April is National Poetry Month! We encourage you to participate, whether you’re a master of the sonnet or have never written a haiku in your life.
Need inspiration? Explore these poetry picks and check out our recommended resources to get started.
Getting started: The resources at Poets.org are indispensable!
I will tend
the garden, but
really I am
Nakinisowin, Billy-Ray Belcourt
Nakinisowin is the blog of Billy-Ray Belcourt, a poet from the Driftpile Cree Nation and 2016 Rhodes Scholar-elect at the University of Alberta. On his site, you’ll find a sampling of powerful commentary and poetry, like “Love and Other Experiments.” Here’s a snippet from a recent poem called “heal myself”:
sometimes i speak
because the silence
held my hurt
better than language could
Need a boost? The Poetry, Fiction, and Flash Fiction Events, hosted by bloggers, may have linkups and challenges — and a general camaraderie — that you might be looking for this month.
At Deuxiemepeau, Damian B. Donnelly, an Irishman living in Paris, combines imagery with poetry. Take a look at “Minutes Moving,” in which he publishes a poem on a photograph of the Arts et Métiers metro station in Paris:
Looking for prompts all month long? The NaPoWriMo community publishes daily prompts in April.
Quick inspiration: The one-word prompts on The Daily Post offer starting points for your poems.
Each month, Visual Verse prompts authors with a single image. Submissions must be 50 to 500 words and written in one hour or less. For volume three, chapter five, a closeup image of a cat’s nose inspired poems like “Domestication” by Dana Smith, “What Evolution Has Left Us” by Alexandra Pasian, and “Maw” by Cattail Jester, excerpted below:
What started as a one-time
persona became a permanent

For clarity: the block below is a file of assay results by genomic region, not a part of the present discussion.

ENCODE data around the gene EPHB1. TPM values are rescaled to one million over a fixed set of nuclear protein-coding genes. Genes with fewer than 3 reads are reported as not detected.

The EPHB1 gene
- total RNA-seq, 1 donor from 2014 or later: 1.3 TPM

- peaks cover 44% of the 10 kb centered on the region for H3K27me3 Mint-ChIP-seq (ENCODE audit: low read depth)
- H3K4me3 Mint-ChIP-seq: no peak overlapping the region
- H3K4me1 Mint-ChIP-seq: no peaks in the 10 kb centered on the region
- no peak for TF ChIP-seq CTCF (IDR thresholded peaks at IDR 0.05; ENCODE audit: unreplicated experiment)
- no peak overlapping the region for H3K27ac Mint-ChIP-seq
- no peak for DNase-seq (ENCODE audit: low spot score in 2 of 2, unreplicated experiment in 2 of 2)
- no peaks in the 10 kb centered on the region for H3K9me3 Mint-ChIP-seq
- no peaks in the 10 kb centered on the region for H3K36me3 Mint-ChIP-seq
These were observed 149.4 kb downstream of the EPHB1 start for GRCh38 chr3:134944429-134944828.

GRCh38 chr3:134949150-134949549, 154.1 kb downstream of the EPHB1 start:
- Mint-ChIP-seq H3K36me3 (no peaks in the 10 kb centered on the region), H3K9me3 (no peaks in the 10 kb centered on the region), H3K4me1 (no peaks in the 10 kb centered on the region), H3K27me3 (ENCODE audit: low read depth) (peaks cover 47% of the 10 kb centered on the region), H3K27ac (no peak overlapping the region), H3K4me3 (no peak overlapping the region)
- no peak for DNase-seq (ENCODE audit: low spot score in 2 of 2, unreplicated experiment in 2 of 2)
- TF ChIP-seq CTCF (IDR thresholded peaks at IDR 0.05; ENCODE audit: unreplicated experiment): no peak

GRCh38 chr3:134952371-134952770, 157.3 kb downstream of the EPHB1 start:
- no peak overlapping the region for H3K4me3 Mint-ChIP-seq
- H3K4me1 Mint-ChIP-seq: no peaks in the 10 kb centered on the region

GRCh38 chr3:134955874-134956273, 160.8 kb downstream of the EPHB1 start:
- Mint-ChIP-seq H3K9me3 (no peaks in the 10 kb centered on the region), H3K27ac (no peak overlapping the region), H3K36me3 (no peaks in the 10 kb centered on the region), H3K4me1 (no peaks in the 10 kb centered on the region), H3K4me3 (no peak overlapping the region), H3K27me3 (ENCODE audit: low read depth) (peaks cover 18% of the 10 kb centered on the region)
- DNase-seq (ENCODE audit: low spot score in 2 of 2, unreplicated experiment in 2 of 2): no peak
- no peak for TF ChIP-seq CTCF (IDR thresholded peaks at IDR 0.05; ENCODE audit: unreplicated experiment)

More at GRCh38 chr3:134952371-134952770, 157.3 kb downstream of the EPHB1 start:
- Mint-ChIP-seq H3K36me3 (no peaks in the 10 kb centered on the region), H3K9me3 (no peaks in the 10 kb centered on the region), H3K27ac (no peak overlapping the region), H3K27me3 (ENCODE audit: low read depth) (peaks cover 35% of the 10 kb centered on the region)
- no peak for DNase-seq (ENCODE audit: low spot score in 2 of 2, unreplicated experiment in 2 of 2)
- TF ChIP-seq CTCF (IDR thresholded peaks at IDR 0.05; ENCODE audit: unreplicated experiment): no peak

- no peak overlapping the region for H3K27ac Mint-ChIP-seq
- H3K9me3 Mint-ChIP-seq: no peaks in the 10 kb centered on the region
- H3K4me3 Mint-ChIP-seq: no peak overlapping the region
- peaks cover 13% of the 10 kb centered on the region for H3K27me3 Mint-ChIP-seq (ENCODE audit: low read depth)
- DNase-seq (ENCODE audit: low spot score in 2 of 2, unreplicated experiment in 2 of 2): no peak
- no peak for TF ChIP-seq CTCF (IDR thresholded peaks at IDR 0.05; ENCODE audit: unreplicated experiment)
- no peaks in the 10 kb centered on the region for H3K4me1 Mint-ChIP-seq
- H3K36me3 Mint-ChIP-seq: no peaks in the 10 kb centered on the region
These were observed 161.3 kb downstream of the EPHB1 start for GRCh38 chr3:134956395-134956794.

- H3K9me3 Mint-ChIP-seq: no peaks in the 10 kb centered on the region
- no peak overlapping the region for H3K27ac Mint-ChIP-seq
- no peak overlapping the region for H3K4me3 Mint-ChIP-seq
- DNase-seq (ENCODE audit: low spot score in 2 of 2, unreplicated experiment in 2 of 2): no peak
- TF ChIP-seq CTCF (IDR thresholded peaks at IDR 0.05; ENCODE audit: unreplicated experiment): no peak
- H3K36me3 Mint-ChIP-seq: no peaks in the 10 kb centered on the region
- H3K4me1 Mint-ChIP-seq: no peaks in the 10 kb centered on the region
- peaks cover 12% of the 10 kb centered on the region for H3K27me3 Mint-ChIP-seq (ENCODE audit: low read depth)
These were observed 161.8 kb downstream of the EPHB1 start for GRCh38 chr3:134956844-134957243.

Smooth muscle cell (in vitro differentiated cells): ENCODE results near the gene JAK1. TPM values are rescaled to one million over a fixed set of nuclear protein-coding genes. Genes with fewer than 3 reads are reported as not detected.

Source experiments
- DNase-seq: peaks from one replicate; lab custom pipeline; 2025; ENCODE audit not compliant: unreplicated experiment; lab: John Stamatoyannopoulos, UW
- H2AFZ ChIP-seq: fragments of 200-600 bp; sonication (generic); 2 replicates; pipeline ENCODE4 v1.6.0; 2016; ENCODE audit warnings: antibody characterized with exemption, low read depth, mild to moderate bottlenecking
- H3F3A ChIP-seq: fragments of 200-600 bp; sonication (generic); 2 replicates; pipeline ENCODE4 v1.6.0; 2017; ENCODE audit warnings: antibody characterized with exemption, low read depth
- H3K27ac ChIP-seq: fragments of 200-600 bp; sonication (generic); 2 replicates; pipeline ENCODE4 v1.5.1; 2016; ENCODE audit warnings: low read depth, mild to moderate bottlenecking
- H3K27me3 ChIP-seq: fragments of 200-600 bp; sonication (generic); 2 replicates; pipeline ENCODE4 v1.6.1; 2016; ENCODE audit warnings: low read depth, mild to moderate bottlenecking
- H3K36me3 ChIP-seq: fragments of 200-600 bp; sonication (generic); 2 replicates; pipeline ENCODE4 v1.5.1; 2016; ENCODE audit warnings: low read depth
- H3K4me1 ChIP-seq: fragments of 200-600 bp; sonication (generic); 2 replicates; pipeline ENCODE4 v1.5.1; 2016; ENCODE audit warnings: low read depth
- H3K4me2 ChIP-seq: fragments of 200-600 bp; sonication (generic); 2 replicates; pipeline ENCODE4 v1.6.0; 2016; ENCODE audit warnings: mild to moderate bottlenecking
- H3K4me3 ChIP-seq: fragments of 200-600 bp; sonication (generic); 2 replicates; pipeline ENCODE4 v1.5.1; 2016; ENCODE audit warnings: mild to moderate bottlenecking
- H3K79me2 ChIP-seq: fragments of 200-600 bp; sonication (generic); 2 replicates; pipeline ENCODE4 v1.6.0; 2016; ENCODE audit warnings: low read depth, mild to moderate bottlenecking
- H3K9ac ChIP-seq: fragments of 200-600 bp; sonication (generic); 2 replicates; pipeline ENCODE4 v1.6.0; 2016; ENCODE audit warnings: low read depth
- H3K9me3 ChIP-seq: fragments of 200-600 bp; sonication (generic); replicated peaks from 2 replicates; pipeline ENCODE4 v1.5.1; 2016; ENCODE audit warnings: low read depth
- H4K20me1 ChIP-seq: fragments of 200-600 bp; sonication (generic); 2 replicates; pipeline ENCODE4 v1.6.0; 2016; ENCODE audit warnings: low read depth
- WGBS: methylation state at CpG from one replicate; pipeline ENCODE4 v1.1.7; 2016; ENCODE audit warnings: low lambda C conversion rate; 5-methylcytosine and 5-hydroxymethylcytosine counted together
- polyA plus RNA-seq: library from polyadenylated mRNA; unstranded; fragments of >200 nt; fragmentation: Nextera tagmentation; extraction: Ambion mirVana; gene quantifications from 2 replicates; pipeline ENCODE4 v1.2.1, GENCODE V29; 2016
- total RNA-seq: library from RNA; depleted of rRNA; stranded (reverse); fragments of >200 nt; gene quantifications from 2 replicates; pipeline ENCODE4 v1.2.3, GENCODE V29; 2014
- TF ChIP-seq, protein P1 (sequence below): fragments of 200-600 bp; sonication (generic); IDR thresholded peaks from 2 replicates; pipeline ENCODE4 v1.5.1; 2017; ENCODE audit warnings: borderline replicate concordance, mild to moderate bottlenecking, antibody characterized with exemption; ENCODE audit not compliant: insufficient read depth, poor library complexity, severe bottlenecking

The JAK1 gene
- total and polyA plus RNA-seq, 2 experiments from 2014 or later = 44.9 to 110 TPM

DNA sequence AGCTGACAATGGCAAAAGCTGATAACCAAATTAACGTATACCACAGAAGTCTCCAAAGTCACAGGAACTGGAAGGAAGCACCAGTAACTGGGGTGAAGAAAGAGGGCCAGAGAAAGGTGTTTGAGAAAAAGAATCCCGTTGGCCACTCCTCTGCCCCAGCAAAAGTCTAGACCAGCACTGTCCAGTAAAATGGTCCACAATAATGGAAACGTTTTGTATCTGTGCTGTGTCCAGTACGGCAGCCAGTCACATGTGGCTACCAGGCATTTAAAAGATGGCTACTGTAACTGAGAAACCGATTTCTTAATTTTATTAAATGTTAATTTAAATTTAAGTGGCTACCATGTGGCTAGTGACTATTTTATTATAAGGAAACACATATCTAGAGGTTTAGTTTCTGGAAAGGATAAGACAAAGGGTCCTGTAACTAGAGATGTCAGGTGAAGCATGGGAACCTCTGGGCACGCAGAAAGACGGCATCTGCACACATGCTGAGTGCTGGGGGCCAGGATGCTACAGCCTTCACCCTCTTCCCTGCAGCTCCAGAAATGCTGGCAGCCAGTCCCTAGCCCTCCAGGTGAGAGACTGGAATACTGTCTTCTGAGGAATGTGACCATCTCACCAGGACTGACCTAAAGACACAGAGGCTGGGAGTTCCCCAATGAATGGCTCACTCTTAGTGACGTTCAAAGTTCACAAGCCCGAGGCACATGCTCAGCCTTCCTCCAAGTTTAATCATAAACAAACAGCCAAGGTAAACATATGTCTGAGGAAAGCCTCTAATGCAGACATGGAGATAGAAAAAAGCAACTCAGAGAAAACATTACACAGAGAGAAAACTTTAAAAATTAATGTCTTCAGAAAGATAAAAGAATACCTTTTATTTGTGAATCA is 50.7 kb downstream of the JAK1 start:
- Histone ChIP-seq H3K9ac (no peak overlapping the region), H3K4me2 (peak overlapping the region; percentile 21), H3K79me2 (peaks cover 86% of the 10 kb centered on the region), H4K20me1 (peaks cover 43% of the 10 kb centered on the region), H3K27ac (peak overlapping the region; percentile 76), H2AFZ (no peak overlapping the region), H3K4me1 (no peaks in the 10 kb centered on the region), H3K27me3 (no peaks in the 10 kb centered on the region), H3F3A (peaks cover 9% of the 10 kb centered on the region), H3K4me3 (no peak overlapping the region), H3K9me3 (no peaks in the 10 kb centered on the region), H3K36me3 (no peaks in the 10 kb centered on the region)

Now the furniture is all clawed
and my loves are scratched.
Formatting tip: Use the tools in your post editor — blockquotes, preformatted text, indents and outdents, and line breaks — to format your poem, like the one to the left.
The James Franco Review, founded by Seattle-based writer Corinne Manning and managed by a team of editors, aims to reimagine the literary and publishing world and offers a platform for underrepresented artists and narratives. Explore its poetry category, or first consider this sample from “Origami” by Natalia Mujadzic:
To fold my limbs into a white paper crane is the greatest thing I can do. Just watch as my sharp paper heart bends so easy, watch how flexible I can be. Pinch my arms and legs with your calloused fingertips and split my torso in two, hands and feet meet in the middle.
Based in the Pacific Northwest of the US, Tahoma Literary Review publishes poetry (as well as fiction, flash, nonfiction, and flash nonfiction) three times a year. Explore the poetry category for poems as well as news and poetry commentary. For a dose, dive into Michael Schmeltzer’s “A Throwing Back.” A sampling:
So yes, despite what I said, rejection is life or death.
I didn’t want to admit this. Even in the body, the way it can throw back a life-saving transplant. Even in the mind, the way it can throw back everything imaginable until nothing is possible.
Search tags in the Reader: Tags will hook you up with poets across genres and challenges:
Laura A. Lord is the author of numerous collections of poetry and vignettes and often explores women’s issues. Browse her blog’s poetry tag to find poems on everything from grief to romance to childhood, including a recent favorite, “Suitcase,” in which she remembers her grandmother. Here’s a taste:
My grandmother saved stale bread
in a wooden box on the third shelf
in her little pantry closet. She put it
on hold, as if the bread had come to
some strange junction in its life
where famished children must wait
and watch to see what it would become.
O at the Edges, Robert Okaji
Poet and author Robert Okaji shares poems and musings on poetry and language at O at the Edges. If you’re not yet familiar with his work, enjoy “Chill,” a cento (or poem made up of lines borrowed from other poets):
I shiver a little, with the evening,
and you print a shadow like a thin twig.
Wait for my death, then hear me again.
He believes a pomegranate is a thesaurus,
the thundercloud, tomorrow’s puddle. Is
this hunger unlike that of others?
When a drowning man calls out,
his voice follows him downstream.
Why am I grown so cold?
Explore all of our editors’ picks in the Poetry archive. Happy National Poetry Month!